Electronic Flora of South Australia Species Fact Sheet
Phylum Rhodophyta – Class Florideophyceae – Order Gigartinales – Family Halymeniaceae
Thallus (Fig. 59C, D) medium to dark red-brown to yellow-brown, 10–30 cm high, cartilaginous and only slightly adherent to paper, with percurrent compressed axes either with margins and faces covered with short, fusiform ramuli or bearing elongate, tapering laterals covered with such ramuli; axes (1–) 2–4 mm broad, 0.5–1 mm thick, laterals 2–7 cm long, 0.5–1 mm broad, ramuli (0.5–) 1–2 (–3) cm long, 0.5–1 mm broad, tapering. Holdfast discoid, 1–4 mm across, with several crowded axes; epilithic. Structure (Figs 59E, 60D) of a cortex 40–180 µm and 8–20 cells thick, outer cortex of branched anticlinal filaments 4–7 cells long with the outer 3–4 cells isodiametric to slightly elongate in section, 2–3 (–4) µm in diameter, inner cortical cells ovoid to angular, becoming separated and slightly stellate. Medulla of sparse irregular filaments with thick sheaths, refractive ganglionic cells absent.
Reproduction: Sexual thalli probably dioecious. Carpogonial branch ampullae (Fig. 60D) arising in inner cortex, with 3–4 short secondary and occasional tertiary filaments of sub-spherical cells, and a 2-celled carpogonial branch. Auxiliary cell ampullae (Fig. 60E) in inner cortex, much branched but not converging above, with 4–6 secondary filaments each with short tertiary filaments of small cells, the end cells often pit-connected to cortical cells. Carposporophyte (Fig. 59E) ovoid with the basal elongate auxiliary cell having two lateral connections to bushy ampullary filaments which cut off further short chains of small ovoid cells around the base of the carposporophyte; all except the basal cells of the carposporophyte become ovoid to angular carposporangia, 6–10 µm across; involucre prominent, derived largely from medullary filaments, with a small ostiole. Spermatangia not observed.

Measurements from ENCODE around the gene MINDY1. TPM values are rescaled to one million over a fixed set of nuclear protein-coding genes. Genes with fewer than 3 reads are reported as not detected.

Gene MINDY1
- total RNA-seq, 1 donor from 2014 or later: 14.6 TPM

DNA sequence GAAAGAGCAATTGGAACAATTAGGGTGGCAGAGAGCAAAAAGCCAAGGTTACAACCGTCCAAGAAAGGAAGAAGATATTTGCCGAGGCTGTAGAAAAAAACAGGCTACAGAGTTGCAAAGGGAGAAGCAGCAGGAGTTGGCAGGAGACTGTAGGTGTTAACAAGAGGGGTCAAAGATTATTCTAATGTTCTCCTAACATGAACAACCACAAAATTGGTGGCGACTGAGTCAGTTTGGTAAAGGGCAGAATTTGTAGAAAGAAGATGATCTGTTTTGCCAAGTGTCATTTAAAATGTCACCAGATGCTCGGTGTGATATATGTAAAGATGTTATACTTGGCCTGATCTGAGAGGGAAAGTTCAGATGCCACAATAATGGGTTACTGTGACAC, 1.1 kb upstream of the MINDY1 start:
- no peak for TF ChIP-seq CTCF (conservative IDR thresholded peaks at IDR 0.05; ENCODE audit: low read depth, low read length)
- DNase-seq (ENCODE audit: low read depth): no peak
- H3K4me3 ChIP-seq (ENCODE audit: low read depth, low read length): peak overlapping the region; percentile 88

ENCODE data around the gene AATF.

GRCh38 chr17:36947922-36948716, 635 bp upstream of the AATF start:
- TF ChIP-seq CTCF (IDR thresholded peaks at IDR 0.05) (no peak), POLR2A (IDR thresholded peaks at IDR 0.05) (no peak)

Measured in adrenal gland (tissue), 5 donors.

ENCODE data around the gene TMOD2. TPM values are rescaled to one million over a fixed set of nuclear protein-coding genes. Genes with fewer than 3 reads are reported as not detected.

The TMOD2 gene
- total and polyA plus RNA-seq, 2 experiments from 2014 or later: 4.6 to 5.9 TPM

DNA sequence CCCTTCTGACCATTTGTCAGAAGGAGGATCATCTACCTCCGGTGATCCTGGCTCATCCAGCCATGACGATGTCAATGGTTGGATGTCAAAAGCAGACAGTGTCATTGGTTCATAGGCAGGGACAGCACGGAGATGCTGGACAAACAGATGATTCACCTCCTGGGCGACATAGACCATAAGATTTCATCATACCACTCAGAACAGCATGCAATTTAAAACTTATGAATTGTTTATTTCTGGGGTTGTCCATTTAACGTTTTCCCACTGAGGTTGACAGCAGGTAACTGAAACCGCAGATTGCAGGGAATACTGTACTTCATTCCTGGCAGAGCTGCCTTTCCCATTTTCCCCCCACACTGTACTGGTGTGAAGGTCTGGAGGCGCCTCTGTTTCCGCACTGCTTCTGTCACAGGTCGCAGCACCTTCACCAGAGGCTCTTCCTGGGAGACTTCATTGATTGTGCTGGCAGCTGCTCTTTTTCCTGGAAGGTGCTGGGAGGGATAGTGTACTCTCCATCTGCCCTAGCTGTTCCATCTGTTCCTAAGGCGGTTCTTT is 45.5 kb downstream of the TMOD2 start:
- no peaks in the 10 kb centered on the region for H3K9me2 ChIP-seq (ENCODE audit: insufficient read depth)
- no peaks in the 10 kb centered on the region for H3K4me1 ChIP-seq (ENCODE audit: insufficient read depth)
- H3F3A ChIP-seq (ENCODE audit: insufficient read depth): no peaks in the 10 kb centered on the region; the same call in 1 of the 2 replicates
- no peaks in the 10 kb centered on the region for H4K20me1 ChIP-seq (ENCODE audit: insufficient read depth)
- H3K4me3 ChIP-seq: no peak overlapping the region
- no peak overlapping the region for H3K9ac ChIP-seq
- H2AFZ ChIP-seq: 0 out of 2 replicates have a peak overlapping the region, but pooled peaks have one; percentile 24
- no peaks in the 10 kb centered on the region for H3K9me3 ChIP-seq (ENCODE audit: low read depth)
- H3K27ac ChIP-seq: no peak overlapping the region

Tetrasporangia (Fig. 60F) scattered in the cortex of the small ramuli or near the apices of laterals, occasionally on the axes, arising from mid cortical cells at the base of the anticlinal filaments, elongate ovoid, 25–35 µm long and 8–12 µm in diameter, cruciately divided.
Type from Taroona, Tas., low eulittoral (Sanderson, 24.xi.1991); holotype and isotype in AD, A61532.
Selected specimens: Musselroe Bay, Tas., on rocks at low tide (Perrin, 1.vi.1940; AD, A8499) and drift (Perrin, March 1950; AD, A16411 and A49725; BM). Coles Bay, Tas., 0–1 m deep (Kraft, 16.xii.1992; MELU, A40488). Swansea, Tas., low intertidal (Kraft, 15.xii.1992; MELU, A40451). Orford, Tas. (Meredith; MEL, 502374). Eaglehawk Neck, Tas., on intertidal boulders (Kraft, 26.ii.1983; MELU, A37995–38000). Kangaroo Point, Derwent R., Tas. (Gulliver, Dec., 1871; MEL, 668721, 668722). Adventure Bay, Bruny I., Tas. (Perrin, 16–20.ix.1948; AD, A49726). Kingston, Tas., low eulittoral (Sanderson, 24.xi.1991; AD, A61523). Taroona, Tas., upper sublittoral (Wollaston & Mitchell, 28.ii.1964; AD, A27935).
Distribution: Eastern Tasmania.